The debate on the role of ruminant products in healthy and sustainable diets is often based on the current (linear) food system. When re-designing the food system, the amount and type of animal products that can be produced may change, and thereby the total impact of a population's diet. This is important to consider when designing food based dietary guidelines, as well as for policy making.
Wageningen University & Research, The Netherlands
Blerina Shkembi1, and Thom Huppertz1,2
1 Food Quality & Design Group, Wageningen University & Research, The Netherlands
2 FrieslandCampina, The Netherlands
While the nutrient content of food products is generally determined on an individual product basis, but the nutritional value is difficult to assess on a product basis, because food products are consumed in most cases, as meals rather than as single products. In this study we reviewed evidence for the influence of dairy products on zinc absorption from other food products. Co-ingestion of dairy products can improve zinc absorption from many food products. Significant improvements were observed when dairy products were co-ingested with e.g., rice, tortillas or bread products, all of which are high-phytate foods with low inherent zinc absorption but major sources of zinc in many diets. For foods low in phytate, the co-ingestion of dairy products did not improve zinc absorption. Improved zinc absorption of zinc from high-phytate foods following co-ingestion with dairy products may be related to the beneficial effects of the citrate and phosphopeptides present in dairy products. The important role of dairy products in the human diet is not only because of the nutrients it provides, but also because of its impact on nutrients from other nutrients from other products in meals.
Dairy products not only provide a source of dietary zinc but also modulate the absorption of zinc from other food sources. Considering that the main dietary zinc sources in areas in the world where zinc deficiency is most prevalent are typically high in phytate, the inclusion of dairy products in meals may be a possible dietary strategy to improve zinc absorption.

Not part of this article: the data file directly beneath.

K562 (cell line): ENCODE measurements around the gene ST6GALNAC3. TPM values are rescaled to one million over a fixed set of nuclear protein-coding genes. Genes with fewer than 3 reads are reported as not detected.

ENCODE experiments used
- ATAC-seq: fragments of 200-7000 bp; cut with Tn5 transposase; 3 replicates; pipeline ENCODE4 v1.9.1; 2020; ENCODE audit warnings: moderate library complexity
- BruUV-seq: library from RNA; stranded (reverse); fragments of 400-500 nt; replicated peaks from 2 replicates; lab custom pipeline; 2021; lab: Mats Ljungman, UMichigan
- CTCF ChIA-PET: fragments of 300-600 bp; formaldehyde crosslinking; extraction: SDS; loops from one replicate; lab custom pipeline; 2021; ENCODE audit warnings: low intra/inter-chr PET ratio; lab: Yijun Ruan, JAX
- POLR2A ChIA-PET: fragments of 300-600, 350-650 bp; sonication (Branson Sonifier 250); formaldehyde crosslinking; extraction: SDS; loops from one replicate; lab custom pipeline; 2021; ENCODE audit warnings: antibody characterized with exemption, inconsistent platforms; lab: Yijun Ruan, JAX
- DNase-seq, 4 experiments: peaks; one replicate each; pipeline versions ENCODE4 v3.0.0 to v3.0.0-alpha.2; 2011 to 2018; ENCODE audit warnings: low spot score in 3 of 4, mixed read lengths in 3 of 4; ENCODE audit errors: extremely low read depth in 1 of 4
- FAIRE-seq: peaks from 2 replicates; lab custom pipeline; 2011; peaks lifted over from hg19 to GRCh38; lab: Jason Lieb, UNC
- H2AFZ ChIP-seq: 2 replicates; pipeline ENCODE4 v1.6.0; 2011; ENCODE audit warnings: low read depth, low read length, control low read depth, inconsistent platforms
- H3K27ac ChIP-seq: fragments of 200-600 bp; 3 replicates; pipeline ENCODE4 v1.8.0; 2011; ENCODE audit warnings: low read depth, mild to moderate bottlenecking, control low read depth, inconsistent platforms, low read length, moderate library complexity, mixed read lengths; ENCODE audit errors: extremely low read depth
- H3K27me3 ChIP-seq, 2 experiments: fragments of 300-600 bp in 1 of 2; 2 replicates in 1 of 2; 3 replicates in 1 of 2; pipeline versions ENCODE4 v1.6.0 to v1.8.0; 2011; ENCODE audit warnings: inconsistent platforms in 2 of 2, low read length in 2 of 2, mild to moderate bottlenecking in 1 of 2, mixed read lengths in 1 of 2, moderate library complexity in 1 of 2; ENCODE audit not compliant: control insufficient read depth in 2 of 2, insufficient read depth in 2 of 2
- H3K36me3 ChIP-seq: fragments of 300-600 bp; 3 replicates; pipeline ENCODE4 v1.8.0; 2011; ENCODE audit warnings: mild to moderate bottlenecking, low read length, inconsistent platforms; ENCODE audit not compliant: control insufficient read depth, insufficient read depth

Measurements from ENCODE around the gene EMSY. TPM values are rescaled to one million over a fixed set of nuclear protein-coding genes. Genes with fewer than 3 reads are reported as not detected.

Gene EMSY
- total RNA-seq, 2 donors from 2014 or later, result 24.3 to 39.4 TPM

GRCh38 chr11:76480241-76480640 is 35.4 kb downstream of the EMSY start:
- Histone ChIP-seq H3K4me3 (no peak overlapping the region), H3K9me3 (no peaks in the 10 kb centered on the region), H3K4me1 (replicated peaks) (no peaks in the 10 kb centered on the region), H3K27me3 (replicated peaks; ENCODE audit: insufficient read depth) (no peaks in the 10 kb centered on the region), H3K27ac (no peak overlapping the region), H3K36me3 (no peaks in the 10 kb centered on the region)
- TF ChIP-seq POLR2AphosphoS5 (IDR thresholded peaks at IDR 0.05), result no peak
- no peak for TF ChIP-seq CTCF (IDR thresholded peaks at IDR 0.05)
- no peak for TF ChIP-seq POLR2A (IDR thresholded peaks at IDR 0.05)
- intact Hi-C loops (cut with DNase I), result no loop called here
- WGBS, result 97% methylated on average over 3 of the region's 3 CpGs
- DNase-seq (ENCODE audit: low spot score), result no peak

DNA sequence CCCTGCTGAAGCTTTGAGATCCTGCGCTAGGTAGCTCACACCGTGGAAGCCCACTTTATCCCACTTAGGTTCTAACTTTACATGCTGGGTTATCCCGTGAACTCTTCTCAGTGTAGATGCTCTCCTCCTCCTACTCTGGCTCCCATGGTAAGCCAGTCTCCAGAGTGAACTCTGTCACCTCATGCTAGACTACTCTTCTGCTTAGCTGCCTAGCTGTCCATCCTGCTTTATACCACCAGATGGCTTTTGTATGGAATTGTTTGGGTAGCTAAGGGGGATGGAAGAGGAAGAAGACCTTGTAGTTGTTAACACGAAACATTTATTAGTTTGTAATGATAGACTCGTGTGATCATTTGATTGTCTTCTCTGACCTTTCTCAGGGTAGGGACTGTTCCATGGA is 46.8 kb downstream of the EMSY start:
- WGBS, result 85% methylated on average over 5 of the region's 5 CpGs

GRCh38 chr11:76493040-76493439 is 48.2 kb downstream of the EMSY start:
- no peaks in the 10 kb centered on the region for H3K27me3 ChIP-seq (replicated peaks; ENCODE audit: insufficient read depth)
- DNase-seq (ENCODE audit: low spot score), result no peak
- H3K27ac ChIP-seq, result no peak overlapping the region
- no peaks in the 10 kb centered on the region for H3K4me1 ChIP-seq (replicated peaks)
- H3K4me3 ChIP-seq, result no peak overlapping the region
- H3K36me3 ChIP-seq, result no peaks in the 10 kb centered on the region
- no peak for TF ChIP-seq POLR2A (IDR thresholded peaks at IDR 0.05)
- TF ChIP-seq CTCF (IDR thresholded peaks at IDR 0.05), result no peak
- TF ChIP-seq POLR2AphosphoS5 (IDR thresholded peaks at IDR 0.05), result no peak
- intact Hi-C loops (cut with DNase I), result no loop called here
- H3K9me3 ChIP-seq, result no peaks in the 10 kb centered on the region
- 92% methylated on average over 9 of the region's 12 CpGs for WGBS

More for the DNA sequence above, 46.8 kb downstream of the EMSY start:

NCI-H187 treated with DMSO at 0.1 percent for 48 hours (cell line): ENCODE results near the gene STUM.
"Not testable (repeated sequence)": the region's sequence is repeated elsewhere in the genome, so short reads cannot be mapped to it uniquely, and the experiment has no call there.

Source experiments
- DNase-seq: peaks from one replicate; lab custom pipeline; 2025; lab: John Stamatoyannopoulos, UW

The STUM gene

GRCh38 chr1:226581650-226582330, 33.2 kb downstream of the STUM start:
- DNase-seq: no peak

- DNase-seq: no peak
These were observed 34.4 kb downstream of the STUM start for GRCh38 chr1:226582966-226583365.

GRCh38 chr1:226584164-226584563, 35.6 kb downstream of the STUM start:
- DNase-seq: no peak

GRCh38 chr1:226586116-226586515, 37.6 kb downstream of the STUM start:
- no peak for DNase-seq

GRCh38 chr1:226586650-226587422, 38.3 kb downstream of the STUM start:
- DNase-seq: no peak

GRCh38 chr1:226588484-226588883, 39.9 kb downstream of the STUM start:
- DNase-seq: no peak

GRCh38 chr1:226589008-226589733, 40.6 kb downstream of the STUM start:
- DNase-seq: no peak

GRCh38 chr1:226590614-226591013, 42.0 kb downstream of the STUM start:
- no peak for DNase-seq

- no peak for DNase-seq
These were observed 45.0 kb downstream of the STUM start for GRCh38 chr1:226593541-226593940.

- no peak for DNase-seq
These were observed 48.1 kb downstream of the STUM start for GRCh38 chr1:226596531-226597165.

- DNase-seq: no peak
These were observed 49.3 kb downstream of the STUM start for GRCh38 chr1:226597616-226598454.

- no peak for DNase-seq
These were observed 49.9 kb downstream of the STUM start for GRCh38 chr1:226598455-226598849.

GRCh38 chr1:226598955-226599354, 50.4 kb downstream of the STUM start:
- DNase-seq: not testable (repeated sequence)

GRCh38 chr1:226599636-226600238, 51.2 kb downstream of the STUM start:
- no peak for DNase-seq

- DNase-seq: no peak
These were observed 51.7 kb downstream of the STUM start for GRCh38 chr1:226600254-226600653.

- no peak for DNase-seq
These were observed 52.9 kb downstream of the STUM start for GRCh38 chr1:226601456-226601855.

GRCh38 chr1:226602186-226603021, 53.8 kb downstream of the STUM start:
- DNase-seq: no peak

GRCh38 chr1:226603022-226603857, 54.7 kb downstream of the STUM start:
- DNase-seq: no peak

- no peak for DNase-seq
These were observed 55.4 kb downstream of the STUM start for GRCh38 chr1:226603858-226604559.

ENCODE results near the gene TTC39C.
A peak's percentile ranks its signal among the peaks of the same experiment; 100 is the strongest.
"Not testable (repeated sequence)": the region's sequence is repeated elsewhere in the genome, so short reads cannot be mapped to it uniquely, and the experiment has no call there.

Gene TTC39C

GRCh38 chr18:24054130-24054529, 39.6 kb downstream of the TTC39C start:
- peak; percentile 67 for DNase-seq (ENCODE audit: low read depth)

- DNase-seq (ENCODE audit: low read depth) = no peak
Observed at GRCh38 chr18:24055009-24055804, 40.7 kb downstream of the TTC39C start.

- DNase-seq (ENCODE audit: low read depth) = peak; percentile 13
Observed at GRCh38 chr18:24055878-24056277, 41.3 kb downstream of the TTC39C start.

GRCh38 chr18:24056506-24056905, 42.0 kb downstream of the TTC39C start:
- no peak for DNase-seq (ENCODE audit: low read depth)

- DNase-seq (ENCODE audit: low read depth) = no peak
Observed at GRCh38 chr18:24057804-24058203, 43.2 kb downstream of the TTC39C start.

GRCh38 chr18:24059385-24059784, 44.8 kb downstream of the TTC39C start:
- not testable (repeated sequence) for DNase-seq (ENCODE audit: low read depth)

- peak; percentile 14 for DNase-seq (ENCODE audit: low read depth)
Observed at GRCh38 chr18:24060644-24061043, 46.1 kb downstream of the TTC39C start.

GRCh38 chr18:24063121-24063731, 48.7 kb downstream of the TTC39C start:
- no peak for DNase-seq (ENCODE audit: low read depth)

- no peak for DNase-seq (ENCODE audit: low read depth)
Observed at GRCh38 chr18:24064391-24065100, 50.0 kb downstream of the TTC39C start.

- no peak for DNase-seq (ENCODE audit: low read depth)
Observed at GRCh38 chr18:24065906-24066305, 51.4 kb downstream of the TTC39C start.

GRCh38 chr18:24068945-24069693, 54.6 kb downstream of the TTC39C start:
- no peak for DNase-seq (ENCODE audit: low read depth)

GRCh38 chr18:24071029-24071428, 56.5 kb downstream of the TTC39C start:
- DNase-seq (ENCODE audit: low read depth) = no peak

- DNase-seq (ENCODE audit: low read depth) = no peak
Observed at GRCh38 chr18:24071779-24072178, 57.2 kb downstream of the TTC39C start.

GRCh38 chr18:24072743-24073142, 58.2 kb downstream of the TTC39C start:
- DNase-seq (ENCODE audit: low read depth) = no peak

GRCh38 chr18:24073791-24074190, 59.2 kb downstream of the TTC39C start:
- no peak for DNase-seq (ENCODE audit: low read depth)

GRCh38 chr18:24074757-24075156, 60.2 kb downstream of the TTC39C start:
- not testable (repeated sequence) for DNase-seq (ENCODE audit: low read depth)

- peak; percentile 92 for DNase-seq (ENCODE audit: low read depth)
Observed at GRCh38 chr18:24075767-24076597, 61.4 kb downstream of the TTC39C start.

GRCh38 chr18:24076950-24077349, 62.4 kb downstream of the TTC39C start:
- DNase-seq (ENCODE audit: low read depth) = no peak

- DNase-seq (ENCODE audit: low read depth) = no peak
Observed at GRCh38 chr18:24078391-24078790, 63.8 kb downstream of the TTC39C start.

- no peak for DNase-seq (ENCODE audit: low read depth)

Hannah K. Masterson1,2,3, Tom F. O’ Callaghan4, Michael O'Donovan5, John Paul Murphy5, Katie Sugrue5, Rebecca A. Owens2,3, Rita M. Hickey1,2
1 Teagasc Food Research Centre, Moorepark, Ireland
2 VistaMilk, SFI Research Center, Moorepark, Ireland
3 Department of Biology, Maynooth University, Ireland
4 School of Food and Nutritional Sciences, University College Cork, Ireland
5 Teagasc Animal and Grassland Research Center, Moorepark, Ireland
In order to better understand the milk proteome and how it transitions from colostrum to mature milk, we investigated the protein profile of milk produced by cows maintained under the same diet, management and environmental conditions but with different parities using a label-free proteomic approach. Differences in the abundance of various proteins between colostrum and mature milk have been widely investigated. Changes in levels of proteins in bovine milk early in the lactation period are less well understood as is the influence of parity of the cow. Previous studies have indicated that many proteins with altered abundance in the first week of lactation are involved with the development of the immune system and GI tract. The objective of this study was to investigate the effects of early lactation and parity on the bovine milk proteome.
This study improves the understanding of the bovine milk proteome which will guide future developments in infant formulations.
Global Dairy Platform, USA
Mitch Kanter, Katie Ayling, Elinor Hallström and Thom Huppertz